3 Iranians Indicted for Allegedly Hacking US Targets

The indictment unsealed Wednesday says the men attempted to extort hundreds of millions of dollars from their victims.

Bree Fowler Senior Writer
Bree Fowler writes about cybersecurity and digital privacy. Before joining CNET she reported for The Associated Press and Consumer Reports. A Michigan native, she's a long-suffering Detroit sports fan, world traveler, wannabe runner and champion baker of over-the-top birthday cakes and all-things sourdough.
Expertise cybersecurity, digital privacy, IoT, consumer tech, smartphones, wearables
Bree Fowler
2 min read
An image of lock in front of the Iranian fglag.

The Justice Department says the trio attacked a domestic violence shelter, municipal governments and a public housing corporation.


The Justice Department has indicted three Iranian men, accusing them of ransomware and other cyber attacks against US targets, including municipal governments, regional utilities and a domestic violence shelter.

The indictment unsealed Wednesday accuses Mansour Ahmadi, 34, Ahmad Khatibi Aghda, 45, and Amir Hossein Nickaein Ravari, 30, of hacking the computer systems of hundreds of victims in the US, UK, Israel, Iran and other countries. 

In a statement announcing the charges, Assistant Attorney General Matthew Olsen of the Justice Department's National Security Division accused Iran's government of creating a "safe haven" for cybercriminals.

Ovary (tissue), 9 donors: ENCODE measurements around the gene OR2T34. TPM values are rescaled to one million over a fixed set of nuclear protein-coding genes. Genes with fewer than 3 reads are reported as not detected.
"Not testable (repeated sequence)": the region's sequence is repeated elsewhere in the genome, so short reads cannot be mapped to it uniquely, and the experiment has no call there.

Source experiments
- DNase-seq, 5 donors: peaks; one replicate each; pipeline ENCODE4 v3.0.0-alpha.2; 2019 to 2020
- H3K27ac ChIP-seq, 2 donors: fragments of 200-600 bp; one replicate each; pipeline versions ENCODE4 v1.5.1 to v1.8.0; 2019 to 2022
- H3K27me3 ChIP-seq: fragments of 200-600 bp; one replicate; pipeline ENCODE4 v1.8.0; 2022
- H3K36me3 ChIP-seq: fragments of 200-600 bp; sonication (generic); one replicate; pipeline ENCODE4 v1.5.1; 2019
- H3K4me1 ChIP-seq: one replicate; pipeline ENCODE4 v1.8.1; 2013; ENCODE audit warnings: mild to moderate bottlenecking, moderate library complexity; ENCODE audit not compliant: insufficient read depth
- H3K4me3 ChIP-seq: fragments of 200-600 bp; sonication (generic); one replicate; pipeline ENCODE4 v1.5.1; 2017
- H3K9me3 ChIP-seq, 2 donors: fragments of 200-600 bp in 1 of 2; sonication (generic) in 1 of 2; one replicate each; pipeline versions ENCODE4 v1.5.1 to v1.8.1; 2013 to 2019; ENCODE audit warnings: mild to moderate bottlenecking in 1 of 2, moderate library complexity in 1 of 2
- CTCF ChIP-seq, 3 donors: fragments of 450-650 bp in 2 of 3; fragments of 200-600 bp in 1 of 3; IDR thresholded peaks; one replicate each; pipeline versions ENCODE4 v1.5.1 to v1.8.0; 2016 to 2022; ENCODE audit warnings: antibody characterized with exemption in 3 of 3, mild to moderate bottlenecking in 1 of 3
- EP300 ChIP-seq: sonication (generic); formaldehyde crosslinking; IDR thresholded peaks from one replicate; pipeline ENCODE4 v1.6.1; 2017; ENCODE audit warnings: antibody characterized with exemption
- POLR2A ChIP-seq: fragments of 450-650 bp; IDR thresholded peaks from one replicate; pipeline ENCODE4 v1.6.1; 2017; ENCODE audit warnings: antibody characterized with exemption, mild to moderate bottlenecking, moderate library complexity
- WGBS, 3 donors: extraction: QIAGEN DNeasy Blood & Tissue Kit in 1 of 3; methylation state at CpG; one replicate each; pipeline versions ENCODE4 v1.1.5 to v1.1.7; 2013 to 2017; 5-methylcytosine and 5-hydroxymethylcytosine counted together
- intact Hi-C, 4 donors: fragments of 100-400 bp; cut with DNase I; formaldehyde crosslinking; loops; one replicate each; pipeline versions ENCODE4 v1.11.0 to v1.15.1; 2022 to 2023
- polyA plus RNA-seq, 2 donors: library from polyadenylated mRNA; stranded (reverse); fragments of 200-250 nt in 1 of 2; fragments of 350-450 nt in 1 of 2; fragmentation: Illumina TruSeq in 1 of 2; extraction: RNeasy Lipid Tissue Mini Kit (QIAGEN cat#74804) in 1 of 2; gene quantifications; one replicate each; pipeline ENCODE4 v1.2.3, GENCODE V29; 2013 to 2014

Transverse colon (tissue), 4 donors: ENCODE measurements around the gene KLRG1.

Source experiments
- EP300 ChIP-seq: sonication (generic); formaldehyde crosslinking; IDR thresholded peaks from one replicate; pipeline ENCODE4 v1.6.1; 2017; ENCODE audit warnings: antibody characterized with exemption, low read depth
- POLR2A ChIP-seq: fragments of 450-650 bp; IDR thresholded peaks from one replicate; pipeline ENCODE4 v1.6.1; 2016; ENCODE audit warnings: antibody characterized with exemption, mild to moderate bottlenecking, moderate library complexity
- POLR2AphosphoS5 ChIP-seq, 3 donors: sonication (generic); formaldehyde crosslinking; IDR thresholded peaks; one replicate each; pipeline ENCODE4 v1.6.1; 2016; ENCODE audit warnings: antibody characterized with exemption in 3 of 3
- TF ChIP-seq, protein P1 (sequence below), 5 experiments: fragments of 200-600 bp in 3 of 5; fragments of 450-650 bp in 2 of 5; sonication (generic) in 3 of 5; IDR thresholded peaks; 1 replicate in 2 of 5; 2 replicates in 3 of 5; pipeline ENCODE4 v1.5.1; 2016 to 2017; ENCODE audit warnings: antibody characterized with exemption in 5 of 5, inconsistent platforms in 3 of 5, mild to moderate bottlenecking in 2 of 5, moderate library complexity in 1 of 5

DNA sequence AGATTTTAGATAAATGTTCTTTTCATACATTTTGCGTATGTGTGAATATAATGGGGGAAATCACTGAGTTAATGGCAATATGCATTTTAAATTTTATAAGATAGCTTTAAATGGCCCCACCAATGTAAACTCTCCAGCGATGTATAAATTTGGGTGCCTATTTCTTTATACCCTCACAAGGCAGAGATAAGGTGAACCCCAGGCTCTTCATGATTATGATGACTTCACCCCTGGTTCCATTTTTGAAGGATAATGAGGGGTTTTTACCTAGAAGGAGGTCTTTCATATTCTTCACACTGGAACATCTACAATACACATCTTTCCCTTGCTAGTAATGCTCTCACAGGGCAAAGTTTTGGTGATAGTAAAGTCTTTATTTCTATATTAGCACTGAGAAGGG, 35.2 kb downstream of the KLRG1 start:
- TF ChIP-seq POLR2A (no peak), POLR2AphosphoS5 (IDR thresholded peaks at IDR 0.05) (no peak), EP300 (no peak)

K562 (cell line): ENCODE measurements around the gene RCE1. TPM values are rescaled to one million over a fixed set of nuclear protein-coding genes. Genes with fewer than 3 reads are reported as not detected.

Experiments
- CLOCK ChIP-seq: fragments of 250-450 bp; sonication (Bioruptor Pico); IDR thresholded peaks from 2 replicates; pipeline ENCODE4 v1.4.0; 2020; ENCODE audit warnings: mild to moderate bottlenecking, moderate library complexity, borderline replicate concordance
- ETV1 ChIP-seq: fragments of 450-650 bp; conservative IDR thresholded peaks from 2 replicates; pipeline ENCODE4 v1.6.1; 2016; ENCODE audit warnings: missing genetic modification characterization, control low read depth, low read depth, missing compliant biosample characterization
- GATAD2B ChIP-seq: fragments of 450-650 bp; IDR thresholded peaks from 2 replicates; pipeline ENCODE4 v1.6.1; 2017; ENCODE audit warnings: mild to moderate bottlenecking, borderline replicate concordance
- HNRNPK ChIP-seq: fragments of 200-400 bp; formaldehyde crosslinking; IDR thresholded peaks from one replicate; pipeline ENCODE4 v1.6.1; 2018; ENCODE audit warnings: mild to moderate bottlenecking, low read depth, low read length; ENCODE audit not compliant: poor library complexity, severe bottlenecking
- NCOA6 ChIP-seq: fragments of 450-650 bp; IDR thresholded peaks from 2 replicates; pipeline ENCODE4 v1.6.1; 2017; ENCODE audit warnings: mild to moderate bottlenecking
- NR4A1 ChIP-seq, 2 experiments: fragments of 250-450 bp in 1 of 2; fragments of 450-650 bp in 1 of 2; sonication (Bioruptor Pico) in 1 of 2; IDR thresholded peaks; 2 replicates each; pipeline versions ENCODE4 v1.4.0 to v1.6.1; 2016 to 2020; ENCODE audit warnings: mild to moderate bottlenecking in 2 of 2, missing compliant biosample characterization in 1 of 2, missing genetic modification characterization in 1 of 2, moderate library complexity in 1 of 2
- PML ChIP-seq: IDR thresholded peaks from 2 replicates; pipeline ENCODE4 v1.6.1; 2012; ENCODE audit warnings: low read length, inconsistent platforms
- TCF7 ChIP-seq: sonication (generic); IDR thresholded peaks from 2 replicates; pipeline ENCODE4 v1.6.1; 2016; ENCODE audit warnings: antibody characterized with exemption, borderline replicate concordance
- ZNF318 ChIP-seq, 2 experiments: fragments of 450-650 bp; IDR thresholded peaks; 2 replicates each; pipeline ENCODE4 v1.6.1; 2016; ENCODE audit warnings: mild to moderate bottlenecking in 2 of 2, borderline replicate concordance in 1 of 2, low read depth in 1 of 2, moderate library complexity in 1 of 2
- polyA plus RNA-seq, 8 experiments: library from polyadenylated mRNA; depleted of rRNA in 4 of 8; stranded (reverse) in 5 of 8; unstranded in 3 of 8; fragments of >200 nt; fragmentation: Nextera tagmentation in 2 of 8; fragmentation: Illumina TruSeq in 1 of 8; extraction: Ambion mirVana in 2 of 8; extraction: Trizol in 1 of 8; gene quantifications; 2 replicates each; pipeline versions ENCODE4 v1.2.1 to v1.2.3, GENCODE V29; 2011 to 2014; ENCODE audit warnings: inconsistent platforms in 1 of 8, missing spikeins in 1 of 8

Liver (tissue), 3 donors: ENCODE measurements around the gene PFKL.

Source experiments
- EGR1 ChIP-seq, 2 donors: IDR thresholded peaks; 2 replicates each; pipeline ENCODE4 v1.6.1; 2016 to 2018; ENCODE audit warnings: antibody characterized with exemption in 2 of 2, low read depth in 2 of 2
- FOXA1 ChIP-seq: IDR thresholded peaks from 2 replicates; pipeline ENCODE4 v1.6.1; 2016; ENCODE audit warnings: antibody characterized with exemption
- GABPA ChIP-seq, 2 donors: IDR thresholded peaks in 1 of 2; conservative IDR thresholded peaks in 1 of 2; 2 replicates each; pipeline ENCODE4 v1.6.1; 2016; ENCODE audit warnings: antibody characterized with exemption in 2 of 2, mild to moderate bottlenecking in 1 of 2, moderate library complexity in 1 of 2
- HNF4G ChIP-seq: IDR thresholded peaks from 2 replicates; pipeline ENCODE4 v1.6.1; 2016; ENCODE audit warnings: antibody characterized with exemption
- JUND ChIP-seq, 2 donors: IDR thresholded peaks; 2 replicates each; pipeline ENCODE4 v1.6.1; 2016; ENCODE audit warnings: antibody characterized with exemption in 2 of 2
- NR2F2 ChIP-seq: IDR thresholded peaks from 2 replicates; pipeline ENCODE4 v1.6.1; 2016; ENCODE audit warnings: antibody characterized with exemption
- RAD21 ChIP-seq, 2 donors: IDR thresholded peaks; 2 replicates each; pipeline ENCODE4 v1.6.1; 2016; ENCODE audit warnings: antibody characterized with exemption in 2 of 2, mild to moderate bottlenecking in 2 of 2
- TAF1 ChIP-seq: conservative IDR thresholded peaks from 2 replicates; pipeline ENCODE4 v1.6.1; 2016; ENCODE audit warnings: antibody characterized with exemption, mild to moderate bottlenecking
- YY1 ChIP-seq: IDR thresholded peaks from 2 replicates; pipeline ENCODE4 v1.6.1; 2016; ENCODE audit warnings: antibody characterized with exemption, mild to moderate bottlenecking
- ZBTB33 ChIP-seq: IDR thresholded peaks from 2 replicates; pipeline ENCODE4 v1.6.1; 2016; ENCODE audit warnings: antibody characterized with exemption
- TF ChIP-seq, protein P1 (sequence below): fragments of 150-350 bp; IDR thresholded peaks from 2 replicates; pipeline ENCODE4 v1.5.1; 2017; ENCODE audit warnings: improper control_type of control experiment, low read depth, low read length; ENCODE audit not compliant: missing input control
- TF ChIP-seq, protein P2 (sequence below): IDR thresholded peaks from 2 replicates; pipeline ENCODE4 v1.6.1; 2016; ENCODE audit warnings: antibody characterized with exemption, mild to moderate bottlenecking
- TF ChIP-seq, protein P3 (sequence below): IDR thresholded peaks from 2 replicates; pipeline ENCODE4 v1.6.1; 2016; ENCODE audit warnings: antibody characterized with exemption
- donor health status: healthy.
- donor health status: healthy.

"Even other Iranians are less safe because their own government fails to follow international norms and stop Iranian cyber criminals," Olsen said.

All three men are charged with multiple federal computer crimes but are at large and aboard, the Justice department said, making it unlikely they will be brought to justice anytime soon.

According to the indictment, the trio hacked and stole data from their targets' computer systems. They also used ransomware to lock up some of their targets' systems, refusing to give them access to it unless they paid ransoms. In some cases, ransoms were paid.

Their victims included small businesses, government agencies, nonprofit programs, and educational and religious institutions, the Justice Department said. The three men also hit critical infrastructure targets including health care, transportation and utility providers.

Specifically, the Justice Department said the three men hacked and stole data from a township and an accounting firm, both located in New Jersey. They also hit the accounting firm with ransomware, demanding a payment of $50,000 in cryptocurrency to unlock its systems and threatening to sell the data on the black market.

The men are also accused of ransoming hundreds of other victims, including an Illinois-based accounting firm, regional electric utilities in Mississippi and Indiana, a public housing corporation in Washington state, a domestic violence shelter in Pennsylvania, and a state bar association.